In the News: GOP Won Hawaii By Focusing On Case
National Journal Reid Wilson
Rep.-elect Charles Djou’s (R) upset win in HI 01 this weekend, and Dems’ decision several weeks ago to abandon the race, was the result of a GOP decision to focus their fire on ex-Rep. Ed Case (D), who both parties saw as the stronger Dem running.
Party strategists on both sides acknowledge Case had the name recognition and the political acumen to beat Djou in a one-on-one matchup. The DCCC quietly helped his campaign, while GOP-affiliated groups, most notably a group called Independent Women’s Voice, focused their TV ads and mail campaigns entirely on Case, rather than on state Sen. Colleen Hanabusa(R).
The GOP’s entire strategy hinged on treating the race as a one-on-one contest. Case had soft name-ID, according to partisan polling. His support came from independents and those who lean Dem. All the party needed to do was win over the soft GOPers to build a winning coalition.
In the end, the strategy of targeting Case accomplished its goal; Djou took 39% of the vote to Hanabusa’s 31%. Case came in third place, with 28%.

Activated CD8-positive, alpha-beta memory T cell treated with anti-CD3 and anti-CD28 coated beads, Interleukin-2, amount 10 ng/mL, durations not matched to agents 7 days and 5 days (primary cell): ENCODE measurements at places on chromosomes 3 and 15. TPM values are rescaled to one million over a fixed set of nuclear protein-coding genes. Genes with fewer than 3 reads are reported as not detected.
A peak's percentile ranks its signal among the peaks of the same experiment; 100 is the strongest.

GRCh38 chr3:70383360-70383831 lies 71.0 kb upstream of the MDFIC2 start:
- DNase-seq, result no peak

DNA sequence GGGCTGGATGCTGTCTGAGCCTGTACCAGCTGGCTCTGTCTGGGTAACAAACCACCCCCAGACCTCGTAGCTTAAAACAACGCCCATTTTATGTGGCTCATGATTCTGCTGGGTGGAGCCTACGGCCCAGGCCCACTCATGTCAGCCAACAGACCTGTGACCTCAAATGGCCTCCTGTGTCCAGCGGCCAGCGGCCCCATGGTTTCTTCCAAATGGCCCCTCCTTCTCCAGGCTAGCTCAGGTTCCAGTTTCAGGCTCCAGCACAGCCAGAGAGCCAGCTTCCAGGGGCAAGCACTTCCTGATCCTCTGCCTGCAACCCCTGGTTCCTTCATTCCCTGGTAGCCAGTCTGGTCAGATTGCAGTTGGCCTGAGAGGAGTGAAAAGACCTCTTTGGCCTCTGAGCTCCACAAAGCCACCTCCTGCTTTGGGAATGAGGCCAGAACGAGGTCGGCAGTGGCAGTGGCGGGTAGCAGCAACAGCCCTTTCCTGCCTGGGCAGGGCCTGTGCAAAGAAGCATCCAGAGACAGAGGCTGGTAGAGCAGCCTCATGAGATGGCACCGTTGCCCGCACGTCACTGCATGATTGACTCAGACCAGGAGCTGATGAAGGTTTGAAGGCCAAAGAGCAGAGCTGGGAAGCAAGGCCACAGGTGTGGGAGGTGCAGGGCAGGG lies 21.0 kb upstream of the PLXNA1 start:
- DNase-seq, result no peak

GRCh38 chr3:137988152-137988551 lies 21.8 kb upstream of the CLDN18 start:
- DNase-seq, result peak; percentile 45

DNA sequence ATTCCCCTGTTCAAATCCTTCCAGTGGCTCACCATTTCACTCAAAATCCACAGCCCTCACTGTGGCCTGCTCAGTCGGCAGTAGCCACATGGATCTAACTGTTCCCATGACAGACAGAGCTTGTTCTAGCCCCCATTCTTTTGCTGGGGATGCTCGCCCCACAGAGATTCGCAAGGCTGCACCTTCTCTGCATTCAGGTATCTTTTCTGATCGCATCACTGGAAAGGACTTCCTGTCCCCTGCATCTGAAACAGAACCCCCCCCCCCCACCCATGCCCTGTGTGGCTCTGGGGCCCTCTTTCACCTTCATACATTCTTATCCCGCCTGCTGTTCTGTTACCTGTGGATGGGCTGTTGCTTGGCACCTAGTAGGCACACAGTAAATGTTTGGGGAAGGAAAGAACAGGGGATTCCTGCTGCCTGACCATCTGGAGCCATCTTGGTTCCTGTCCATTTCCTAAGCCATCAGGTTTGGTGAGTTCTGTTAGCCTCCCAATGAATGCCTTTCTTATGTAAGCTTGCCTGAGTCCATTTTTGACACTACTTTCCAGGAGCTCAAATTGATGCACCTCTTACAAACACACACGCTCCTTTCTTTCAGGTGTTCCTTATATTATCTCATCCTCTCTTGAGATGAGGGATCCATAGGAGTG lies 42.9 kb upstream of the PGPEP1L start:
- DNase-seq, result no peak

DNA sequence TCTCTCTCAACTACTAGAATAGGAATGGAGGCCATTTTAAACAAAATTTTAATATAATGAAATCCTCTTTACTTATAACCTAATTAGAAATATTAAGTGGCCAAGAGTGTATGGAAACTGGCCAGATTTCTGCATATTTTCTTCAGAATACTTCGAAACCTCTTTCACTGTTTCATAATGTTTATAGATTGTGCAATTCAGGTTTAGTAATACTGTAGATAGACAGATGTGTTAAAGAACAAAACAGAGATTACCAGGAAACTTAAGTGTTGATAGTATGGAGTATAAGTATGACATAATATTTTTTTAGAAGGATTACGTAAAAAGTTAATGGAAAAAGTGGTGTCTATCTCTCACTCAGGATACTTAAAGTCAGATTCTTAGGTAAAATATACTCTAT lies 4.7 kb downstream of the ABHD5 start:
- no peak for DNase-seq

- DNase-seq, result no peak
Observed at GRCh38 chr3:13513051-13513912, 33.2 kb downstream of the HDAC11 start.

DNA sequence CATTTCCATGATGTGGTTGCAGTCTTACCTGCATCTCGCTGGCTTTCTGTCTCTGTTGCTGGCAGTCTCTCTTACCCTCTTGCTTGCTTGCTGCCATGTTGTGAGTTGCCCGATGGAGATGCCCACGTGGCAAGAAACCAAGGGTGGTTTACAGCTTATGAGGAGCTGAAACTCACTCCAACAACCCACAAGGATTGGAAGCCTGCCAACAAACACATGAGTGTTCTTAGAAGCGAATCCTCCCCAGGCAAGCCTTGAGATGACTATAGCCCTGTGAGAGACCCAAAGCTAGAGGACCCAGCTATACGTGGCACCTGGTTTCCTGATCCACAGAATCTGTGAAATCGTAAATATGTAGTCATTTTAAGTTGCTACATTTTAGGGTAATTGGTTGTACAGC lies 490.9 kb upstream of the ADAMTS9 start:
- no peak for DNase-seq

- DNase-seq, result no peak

But Dems face deeper problems even as they work to convince the media they can win back the district. The party tried to nudge Hanabusa out of the race, arguing she has a ceiling much lower than Case’s.
Hanabusa’s second-place finish will complicate those efforts. Local Dems are already angry with the national party for meddling, and with labor and the party establishment — including Sens. Daniel Inouye (D) and Daniel Akaka (D) — solidly behind Hanabusa, Case faces an uphill fight to win the Dem primary.
What’s more, the Sept. 18 primary gives the eventual winner just 6 weeks to stock up on much-needed cash before a general election. Djou already has $200K in the bank for a general contest, giving him an important financial head start.
Dems are beginning to consider the need for some kind of compromise candidate. Hanabusa is still unlikely to win a general election, they believe, and Case will have trouble winning a primary. Though official behind-the-scenes talks have yet to begin, they are likely to start in earnest in the future.
Dems don’t have a lot of time; the filing deadline is July 20. DCCC chair Chris Van Hollen is optimistic about his chances of winning the seat back this Nov., despite the fact that HI has never booted an incumbent. If Dems want to change that streak and back up their chairman’s claims, they have to move fast to heal what is, at the moment, a splintered party.
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(So Case and Hanabusa spent the entire campaign arguing about which of them should drop out and now the National Democrats are launching the Primary season by demanding they BOTH drop out.)